Bear with me here, as this is less about actual competition and more of a thought exercise. While the sub-$500 Hamilton Khaki Field Mechanical is really not that comparable to the Explorer (and it breaks my requirement of these watches having automatic movements), I think that if you dig the Explorer for reasons beyond the crown on its dial, you'll probably also dig this charming hand-winder from Hamilton. No, it's not of comparable quality, it doesn't have nearly as high-end of a movement, it's not automatic, and it doesn't offer a bracelet, but it is is a simplified and elemental expression of its base design. It's 38mm wide, in steel, works on any strap, and costs less than $500. For those who aren't ready to spend at the level of the Explorer (or perhaps have their name on a waiting list to get one), this sweet Hammy is a budget alternative with a look that is all its own.
In so many ways the adage "less is more" has trouble integrating with our modern lives. In an existence characterized by open access, complicated multirole products, and endless options, we fight to tread water in a sea of functionality that belies actual function (have you ever tried to pick a toothpaste?). And while I don't explicitly wish for "simpler times," I think there is something to be said for products that make an effort toward being really good at one thing regardless of the application.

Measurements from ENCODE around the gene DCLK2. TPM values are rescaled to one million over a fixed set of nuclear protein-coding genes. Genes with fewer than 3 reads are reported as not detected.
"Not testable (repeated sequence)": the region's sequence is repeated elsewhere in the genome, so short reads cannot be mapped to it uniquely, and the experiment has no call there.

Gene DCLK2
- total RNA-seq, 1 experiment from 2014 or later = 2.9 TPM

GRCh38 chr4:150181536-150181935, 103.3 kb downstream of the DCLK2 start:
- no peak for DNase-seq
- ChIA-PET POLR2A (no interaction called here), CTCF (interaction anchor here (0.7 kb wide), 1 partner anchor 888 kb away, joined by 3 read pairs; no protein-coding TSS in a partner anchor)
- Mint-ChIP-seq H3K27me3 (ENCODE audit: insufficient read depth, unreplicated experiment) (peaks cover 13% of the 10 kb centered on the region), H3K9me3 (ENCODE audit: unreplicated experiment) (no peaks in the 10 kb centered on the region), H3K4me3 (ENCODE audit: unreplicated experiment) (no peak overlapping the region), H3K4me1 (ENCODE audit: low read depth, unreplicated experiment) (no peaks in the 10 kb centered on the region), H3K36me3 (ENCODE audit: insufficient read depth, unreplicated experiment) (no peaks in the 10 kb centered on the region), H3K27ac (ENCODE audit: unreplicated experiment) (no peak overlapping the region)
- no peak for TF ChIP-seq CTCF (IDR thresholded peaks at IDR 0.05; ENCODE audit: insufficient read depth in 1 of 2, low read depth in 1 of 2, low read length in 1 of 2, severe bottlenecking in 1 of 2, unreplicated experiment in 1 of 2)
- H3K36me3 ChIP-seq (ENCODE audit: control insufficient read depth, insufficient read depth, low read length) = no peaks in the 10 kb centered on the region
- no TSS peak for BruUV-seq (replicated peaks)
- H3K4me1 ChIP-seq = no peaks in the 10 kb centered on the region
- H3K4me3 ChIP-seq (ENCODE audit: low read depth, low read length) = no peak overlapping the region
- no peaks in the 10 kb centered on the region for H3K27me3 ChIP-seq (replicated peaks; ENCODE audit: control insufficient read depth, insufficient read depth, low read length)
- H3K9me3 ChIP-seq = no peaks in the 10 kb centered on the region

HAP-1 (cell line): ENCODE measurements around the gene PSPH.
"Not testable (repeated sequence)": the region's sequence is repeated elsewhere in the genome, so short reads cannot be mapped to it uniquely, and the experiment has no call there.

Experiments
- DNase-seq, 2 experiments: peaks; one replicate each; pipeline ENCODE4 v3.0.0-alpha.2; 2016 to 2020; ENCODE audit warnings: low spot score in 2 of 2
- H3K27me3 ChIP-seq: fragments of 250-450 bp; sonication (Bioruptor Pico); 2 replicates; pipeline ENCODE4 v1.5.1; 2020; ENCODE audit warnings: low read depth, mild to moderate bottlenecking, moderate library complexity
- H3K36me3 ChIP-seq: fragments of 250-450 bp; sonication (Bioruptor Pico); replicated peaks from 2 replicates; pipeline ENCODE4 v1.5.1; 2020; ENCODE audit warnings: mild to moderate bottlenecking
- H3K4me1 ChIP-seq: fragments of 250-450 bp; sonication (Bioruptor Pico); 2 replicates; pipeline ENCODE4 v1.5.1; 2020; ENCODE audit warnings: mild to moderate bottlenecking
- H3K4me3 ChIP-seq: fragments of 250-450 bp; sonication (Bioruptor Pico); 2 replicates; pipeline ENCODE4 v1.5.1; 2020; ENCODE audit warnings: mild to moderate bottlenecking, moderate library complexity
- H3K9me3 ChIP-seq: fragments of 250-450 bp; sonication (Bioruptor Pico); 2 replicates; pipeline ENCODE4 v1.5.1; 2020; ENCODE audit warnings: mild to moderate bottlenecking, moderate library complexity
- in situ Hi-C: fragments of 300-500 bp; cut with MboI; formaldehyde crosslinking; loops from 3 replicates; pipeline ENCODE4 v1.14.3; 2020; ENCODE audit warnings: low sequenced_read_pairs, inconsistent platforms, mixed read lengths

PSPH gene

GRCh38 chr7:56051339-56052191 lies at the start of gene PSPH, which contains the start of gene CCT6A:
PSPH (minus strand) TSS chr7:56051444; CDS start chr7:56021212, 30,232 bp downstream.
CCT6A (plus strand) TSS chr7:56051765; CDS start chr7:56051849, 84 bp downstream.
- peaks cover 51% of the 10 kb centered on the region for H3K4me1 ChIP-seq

In a world of multi-tools and app stores, consider the elegance of a well-made pocket knife, a simple wallet, a carabiner, a ball cap, or even a humble pencil. While items like these may not seem especially multi-capable, they forego extra functionality for pure versatility. Their thoughtful designs work anywhere and require no specific explanation. While we praise the Submariner and the GMT-Master for their strong functionality, they are little more than specific functions added to the lovely core established by the Rolex Explorer.
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The current 214270 Explorer is the modern evolution of the purest Rolex design to have ever graced the top of our world. Compared to its fore-bearers, it's bigger, stronger, better made, and more luxurious. While Rolex has steadily worked to improve the Explorer from an empirical standpoint, I think they've made concerted efforts to protect its original appeal and the charm of its bloodline. If you're going to bandy about the term "iconic" the Explorer has undoubtedly earned its place on that list and it exemplifies the core of competency, design, and watchmaking that has made Rolex into the brand it is today.
For lives that blur the line between peace and peril, if the goal is a very solid watch with minimal pretense and near endless versatility, the Rolex Explorer remains one of the finest and most straightforward sport watches ever created.